“They took him even as he was in the ship… and he was in the hinder part of the ship, asleep on a pillow.” Marc 6:36-38
I’m reading a book of sermons by Alexander Mclaren, D.D., and he brings out the point that the reason that Christ was asleep, and sleeps through the storm, is that he is simply exhausted --- “They took him even as he was into the ship.” And many expositors suppose that in the very form of that phrase there is suggested the extreme of weariness and exhaustion which He suffered, after the hard day’s toil. Whether that be so or no, the swiftness of the move to the little boat, although there was nothing in the nature of danger or of imperative duty to hurry them away, and His going on board without a moments preparation, leaving the crowd on the beach, seems most naturally accounted for by supposing that He had come to the last point of physical endurance, and that His frame, worn out by the hard day’s work, needed one thing – rest.
And so, the next thing we see of Him is that, as soon as He gets into the ship He falls fast asleep….. so tired that the storm does not wake Him.
The author goes on to point out that the book of Marc is a book showing Christ’s servant hood. In addition he points out some of the following regarding Christ arduous ministry —
“ The first of them I would suggest is—how distinctly it gives the impression of swift strenuous work. The narrative of Mark is brief and condensed. We feel all through these earlier chapters at all events, the presence of the pressing crowd coming to Him and desiring to be healed. And but a word can be spared for each incident as the story hurries on, trying to keep pace with His rapid service of quick-springing compassion and under laying help. There is one word which is reiterated over and over again in these earlier chapters, remarkably conveying this impression of haste and strenuous work. Mark’s favorite word is “straightway,” “immediately,” “forthwith,” “anon,” which are all translations of one expression. You will find if you glance over the first, second, or third chapters at your leisure, that it comes in at every turn.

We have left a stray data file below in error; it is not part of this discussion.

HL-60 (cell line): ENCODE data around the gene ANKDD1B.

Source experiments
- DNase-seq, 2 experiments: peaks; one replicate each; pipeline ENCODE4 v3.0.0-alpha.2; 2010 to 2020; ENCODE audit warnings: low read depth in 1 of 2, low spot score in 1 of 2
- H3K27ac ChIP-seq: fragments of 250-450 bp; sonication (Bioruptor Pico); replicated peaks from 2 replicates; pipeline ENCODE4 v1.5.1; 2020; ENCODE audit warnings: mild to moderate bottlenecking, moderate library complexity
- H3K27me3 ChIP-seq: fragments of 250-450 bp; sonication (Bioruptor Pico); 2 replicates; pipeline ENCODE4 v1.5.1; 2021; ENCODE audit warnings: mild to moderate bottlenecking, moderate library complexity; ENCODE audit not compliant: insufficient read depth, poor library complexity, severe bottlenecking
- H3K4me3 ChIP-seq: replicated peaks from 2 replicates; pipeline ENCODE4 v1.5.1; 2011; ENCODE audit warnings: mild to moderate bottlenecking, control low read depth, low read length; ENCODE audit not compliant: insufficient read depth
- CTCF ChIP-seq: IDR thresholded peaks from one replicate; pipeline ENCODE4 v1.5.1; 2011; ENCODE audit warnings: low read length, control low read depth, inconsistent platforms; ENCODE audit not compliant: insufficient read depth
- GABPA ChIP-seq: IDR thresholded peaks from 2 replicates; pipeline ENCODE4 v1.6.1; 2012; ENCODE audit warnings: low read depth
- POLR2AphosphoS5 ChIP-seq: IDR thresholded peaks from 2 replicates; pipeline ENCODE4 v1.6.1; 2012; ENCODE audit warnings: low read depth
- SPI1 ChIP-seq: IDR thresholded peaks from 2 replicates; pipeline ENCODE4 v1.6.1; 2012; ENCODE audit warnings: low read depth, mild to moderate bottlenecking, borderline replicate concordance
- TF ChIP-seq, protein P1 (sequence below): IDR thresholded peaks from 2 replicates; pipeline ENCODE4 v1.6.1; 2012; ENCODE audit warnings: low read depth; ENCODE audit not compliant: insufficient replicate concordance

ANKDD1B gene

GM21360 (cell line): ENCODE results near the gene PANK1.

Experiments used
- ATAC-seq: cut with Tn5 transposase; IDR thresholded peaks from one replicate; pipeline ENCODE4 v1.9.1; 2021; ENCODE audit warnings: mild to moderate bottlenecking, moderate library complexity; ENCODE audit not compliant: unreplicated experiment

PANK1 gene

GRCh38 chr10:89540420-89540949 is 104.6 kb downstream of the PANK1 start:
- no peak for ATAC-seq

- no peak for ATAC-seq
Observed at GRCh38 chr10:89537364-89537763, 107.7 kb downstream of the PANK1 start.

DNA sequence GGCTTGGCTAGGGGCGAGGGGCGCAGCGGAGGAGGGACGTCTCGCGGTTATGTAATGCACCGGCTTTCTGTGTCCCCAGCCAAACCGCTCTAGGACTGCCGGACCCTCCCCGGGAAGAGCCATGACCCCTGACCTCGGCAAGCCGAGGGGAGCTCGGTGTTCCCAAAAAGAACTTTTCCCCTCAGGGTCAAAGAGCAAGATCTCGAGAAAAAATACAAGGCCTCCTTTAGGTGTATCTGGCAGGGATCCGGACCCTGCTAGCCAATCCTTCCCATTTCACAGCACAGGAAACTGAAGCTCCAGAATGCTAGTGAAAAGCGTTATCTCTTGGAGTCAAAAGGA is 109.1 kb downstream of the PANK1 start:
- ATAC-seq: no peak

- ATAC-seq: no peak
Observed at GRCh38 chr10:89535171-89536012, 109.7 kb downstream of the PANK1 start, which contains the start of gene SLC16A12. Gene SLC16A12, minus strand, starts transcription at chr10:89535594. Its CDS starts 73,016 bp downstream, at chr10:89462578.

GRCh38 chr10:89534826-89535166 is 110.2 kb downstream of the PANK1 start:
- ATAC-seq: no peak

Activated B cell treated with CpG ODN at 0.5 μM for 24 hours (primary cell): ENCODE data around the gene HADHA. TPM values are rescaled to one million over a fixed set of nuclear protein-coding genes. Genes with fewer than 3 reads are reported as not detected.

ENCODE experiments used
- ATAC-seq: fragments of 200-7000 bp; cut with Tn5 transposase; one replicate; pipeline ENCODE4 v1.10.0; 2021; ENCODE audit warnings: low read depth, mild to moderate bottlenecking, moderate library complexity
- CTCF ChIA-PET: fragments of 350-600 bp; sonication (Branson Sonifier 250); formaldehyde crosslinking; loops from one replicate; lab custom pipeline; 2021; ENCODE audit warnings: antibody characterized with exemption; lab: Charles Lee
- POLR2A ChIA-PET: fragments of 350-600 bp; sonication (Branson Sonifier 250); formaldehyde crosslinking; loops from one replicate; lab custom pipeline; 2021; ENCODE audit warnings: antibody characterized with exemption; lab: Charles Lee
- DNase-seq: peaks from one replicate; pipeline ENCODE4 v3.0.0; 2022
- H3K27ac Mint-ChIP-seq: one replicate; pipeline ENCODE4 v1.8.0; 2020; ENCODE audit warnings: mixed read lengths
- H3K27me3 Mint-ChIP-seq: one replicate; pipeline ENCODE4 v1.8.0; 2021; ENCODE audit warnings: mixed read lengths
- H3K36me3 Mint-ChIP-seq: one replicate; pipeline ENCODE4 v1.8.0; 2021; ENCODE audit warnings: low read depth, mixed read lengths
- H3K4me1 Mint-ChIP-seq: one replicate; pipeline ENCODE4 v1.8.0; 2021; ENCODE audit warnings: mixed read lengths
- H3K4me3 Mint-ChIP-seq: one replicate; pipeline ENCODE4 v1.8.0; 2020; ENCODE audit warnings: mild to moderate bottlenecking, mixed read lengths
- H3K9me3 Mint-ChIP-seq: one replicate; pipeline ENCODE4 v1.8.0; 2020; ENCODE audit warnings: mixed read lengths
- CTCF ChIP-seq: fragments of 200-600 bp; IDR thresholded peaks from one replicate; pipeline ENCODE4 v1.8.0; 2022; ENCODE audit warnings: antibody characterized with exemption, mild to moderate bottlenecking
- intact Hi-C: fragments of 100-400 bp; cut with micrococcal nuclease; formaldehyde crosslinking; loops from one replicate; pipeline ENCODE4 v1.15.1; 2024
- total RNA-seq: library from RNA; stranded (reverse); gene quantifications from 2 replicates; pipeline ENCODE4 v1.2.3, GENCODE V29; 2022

Take these instances which strike one’s eye at the moment, “straightway they forsook their nets;” Straightway he entered into the synagogue;” Immediately his fame spread abroad throughout all the region;” “ Forthwith they entered into the house of Simon’s mother;” “anon, they tell him of her;” “Immediately the fever left her.” And so it goes on through the whole story, a picture of a constant succession of rapid acts of mercy and love. The story seems, as it were, to pant with haste to keep up with him as He moves among men, swift as the sunbeam, and continuous in the out flow of His love as these unceasing rays! “
….We see in Christ, toil that puts aside the claims o physical wants. Twice in this Gospel we read of this. “The multitude cometh together again, so that they could not so much as eat bread.” “There were many coming and they had no leisure so much as to eat.”
We see in Christ’s service a love which is at every man’s beck and call, a toil cheerfully rendered at that most unreasonable and unseasonable times. As I said a moment ago, this Gospel makes you feel, as none other of these narratives do, the pressure of that ever-present multitude, the whirling excitement that there was round the calm center. Even in His solitary prayer He is broken in upon by His disciples, with “All men seek for thee,” and without murmur or a pause, He buckles to His work again, and says, “Let us go into the next towns that I may preach there also; for therefore am I sent.”
I was taken by this because I don’t often see the humanity of Christ in such a relatable way. I always thought He slept in the boat undisturbed by the storm because He was so God-like, not that He was so exhausted. I like that.